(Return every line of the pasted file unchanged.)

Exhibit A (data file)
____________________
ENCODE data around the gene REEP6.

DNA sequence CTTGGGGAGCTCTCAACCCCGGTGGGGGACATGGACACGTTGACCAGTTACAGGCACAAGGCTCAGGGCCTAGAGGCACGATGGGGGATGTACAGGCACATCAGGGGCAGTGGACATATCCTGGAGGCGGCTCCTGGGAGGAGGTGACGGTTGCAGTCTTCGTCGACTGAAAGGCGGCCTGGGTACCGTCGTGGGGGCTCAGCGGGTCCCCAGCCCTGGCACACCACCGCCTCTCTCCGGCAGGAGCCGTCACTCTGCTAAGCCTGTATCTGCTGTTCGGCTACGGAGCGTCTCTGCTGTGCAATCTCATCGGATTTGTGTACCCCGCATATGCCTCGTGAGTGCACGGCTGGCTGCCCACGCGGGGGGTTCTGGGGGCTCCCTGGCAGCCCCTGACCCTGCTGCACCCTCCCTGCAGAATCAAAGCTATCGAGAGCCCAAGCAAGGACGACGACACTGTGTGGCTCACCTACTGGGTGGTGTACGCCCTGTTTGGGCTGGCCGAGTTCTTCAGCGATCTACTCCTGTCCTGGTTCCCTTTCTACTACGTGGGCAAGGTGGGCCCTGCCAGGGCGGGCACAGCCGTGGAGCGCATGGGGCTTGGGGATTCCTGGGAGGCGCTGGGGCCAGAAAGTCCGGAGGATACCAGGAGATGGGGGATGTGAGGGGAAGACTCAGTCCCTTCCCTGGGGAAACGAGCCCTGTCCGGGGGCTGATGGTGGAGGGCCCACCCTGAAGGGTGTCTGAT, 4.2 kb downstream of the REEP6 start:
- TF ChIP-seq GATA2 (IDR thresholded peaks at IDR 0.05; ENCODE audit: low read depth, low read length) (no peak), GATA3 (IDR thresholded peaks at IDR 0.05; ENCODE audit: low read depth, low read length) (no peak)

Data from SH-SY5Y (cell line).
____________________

ENCODE data around the gene REEP6.

DNA sequence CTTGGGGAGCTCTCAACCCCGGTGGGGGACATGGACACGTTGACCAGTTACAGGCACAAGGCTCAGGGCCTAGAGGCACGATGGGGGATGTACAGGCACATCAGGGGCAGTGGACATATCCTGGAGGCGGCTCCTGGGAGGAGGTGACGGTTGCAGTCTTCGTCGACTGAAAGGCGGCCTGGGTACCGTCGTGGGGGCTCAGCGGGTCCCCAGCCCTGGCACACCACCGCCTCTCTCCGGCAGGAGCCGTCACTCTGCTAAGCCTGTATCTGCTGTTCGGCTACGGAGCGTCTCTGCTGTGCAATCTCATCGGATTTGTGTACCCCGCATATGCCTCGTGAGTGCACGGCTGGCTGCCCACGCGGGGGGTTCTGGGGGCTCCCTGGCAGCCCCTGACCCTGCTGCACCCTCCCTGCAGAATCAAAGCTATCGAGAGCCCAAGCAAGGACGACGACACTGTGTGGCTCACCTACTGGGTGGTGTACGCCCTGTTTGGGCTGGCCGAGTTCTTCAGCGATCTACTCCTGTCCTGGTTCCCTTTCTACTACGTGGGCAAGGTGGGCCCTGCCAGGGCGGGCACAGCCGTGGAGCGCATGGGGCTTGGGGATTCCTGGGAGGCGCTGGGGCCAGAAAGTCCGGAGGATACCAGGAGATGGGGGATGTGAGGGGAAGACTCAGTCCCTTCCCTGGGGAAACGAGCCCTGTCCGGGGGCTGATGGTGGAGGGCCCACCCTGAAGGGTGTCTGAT, 4.2 kb downstream of the REEP6 start:
- TF ChIP-seq GATA2 (IDR thresholded peaks at IDR 0.05; ENCODE audit: low read depth, low read length) (no peak), GATA3 (IDR thresholded peaks at IDR 0.05; ENCODE audit: low read depth, low read length) (no peak)

Data from SH-SY5Y (cell line).